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“Money, Materials, and Manpower”: Ghanaian In-Service Teacher Education and the Political Economy of Failure, 1961–1971

Published online by Cambridge University Press:  20 January 2017

Jonathan Zimmerman*
New York University


In October 1961 Basil H. G. Chaplin sent an excited letter to A. J. Dowuona-Hammond, Ghana's Minister of Education. Just four years earlier, the nation had won its independence from England. Now, Chaplin wrote, it stood on the cusp of a second great upheaval: “a complete revolution in Science teaching.” As chair of Ghana's Science Education Research Unit, Chaplin had conducted a study of 2,000 Ghanaian children and forty-two teachers over three years. Ghanaians learned best via activities and observation rather than from rote memorization, Chaplin reported, just like students in the West did. “Ghanaian children differ in no way from their British or American counterparts in their initial ability to understand how things work when using their hands and their eyes,” Chaplin told Dowuona-Hammond. “Different cultural backgrounds do not affect ability to interpret their own simple experience.” Too often, Chaplin admitted, Ghanaian teachers snuffed out students' natural curiosity with a rigid diet of lectures and textbook exercises. But the Ministry could change all of that, he insisted, by reforming the curriculum and re-educating the teachers. “It is wholly practical” Chaplin underlined, enclosing his proposed scheme. “Teachers need only a short course of training.”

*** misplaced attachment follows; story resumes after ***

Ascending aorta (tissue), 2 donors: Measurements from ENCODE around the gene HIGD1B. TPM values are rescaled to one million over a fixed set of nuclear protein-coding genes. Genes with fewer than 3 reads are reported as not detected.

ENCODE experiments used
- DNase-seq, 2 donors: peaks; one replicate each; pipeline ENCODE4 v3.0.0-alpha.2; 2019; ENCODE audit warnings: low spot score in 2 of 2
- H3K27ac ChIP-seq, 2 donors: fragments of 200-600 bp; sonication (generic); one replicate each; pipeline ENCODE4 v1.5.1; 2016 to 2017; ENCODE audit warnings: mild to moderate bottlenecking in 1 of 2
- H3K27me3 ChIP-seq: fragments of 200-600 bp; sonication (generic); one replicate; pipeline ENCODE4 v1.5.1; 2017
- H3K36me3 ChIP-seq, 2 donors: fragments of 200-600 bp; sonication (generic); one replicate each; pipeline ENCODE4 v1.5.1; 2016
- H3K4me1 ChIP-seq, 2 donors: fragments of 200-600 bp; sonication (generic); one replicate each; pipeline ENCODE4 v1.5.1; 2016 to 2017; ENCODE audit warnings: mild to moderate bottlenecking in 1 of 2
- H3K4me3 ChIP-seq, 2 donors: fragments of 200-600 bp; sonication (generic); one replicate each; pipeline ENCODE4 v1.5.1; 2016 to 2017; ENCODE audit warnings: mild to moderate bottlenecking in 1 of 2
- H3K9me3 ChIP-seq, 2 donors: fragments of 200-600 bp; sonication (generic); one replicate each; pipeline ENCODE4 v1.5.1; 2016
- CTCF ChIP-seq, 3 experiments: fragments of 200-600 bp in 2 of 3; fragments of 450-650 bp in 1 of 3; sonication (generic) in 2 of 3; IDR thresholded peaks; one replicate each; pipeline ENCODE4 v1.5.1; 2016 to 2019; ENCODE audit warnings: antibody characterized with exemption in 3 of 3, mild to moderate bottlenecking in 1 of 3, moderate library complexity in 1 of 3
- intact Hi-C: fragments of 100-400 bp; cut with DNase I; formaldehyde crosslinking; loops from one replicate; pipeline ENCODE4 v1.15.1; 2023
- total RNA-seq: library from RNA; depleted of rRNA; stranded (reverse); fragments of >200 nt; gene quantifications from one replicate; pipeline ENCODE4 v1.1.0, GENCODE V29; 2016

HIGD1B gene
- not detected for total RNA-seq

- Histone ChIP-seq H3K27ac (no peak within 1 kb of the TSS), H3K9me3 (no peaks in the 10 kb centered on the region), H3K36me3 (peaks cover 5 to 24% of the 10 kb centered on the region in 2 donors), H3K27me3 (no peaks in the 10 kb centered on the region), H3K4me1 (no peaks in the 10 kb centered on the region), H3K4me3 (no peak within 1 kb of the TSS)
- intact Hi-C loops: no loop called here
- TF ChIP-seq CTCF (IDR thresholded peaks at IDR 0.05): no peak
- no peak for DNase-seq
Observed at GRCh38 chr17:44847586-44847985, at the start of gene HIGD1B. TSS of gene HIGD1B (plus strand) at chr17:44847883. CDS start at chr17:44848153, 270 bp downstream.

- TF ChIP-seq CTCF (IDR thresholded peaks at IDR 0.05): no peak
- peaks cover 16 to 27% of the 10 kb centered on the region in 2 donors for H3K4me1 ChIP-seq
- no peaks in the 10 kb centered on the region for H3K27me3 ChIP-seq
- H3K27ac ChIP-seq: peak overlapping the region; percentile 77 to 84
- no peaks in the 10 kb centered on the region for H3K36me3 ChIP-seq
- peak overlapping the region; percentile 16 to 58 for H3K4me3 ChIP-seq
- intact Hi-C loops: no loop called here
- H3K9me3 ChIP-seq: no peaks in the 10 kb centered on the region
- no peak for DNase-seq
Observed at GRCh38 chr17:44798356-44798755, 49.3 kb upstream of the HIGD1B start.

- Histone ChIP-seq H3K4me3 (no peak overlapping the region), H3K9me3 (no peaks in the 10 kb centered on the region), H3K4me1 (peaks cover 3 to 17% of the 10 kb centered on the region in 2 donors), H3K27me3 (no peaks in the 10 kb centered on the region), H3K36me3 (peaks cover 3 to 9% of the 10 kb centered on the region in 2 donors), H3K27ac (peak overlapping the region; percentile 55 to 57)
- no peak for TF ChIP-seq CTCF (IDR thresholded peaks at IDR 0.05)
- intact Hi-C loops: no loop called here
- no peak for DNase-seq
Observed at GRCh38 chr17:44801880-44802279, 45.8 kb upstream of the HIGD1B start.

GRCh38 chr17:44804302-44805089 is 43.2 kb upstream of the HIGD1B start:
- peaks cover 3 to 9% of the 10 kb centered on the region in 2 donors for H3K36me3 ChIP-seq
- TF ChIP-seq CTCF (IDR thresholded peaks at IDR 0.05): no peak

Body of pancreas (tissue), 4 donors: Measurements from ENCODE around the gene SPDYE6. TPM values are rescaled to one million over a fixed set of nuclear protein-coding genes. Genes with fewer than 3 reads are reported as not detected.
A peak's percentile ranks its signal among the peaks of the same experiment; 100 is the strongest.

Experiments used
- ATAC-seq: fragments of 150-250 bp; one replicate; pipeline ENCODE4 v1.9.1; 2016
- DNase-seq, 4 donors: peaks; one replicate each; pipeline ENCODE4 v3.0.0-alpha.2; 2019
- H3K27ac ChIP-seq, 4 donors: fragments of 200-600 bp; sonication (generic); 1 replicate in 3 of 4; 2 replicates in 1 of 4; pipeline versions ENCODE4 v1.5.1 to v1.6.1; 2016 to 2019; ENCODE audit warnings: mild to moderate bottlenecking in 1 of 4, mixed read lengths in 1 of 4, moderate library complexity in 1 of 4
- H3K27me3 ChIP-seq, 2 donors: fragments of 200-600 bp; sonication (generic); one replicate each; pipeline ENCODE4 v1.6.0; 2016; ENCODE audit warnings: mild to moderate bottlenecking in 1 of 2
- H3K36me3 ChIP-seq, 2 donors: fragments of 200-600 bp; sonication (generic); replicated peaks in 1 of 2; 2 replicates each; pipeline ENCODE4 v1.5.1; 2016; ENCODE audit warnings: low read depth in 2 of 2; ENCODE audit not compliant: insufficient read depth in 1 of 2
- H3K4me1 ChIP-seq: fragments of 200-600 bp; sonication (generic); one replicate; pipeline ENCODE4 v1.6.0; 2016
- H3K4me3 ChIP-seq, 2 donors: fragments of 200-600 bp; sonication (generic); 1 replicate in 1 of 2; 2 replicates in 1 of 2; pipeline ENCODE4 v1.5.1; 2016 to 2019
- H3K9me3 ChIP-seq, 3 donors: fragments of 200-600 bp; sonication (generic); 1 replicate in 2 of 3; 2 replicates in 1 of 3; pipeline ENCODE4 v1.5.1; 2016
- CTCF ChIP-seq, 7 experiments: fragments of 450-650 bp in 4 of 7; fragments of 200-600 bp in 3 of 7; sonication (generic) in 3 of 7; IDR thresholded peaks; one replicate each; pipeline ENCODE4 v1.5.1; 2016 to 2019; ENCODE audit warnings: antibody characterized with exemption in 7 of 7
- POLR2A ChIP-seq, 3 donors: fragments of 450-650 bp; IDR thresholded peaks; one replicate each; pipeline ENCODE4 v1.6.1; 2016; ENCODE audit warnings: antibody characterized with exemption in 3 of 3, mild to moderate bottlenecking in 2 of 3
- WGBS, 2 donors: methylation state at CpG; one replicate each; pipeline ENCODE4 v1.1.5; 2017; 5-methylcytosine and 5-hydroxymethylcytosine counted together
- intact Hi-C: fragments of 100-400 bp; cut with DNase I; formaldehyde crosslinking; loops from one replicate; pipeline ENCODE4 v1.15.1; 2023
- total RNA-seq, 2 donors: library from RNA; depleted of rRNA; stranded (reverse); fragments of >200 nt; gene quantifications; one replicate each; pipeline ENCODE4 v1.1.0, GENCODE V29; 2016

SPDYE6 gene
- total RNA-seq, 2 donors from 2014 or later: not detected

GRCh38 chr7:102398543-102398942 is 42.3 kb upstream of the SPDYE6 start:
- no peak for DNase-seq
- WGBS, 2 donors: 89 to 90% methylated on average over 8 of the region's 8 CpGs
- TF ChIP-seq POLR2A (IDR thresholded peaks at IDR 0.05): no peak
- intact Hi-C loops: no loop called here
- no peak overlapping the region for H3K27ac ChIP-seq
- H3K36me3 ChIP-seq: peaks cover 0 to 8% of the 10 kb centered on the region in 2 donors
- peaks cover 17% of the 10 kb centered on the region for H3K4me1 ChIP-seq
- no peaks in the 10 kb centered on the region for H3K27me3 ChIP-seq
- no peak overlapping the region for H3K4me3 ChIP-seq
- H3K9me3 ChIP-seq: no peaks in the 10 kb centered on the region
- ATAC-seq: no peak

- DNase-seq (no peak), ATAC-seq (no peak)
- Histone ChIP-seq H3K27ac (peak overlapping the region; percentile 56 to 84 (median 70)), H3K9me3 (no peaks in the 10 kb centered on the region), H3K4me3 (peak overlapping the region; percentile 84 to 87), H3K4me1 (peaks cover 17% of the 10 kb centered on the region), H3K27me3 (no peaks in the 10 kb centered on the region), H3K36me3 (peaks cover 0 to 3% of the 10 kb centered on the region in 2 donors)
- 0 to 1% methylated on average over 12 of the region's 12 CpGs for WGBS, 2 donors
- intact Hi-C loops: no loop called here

Copyright © 2011 by the History of Education Society 

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1 Chaplin, Basil H. G. to Dowuona-Hammond, A. J., 30 October 1961, folder 467, Record Group (hereafter “RG”) 3/1; Chaplin, Basil H. G., “Specific New Approaches to Education Programming in Primary, Technical, and Secondary Schools,” (ms, n.d. [1961]), folder, 120, RG 3/2, both in Public Records and Archives Administration Department (hereafter “PRAAD”), Accra, Ghana.Google Scholar

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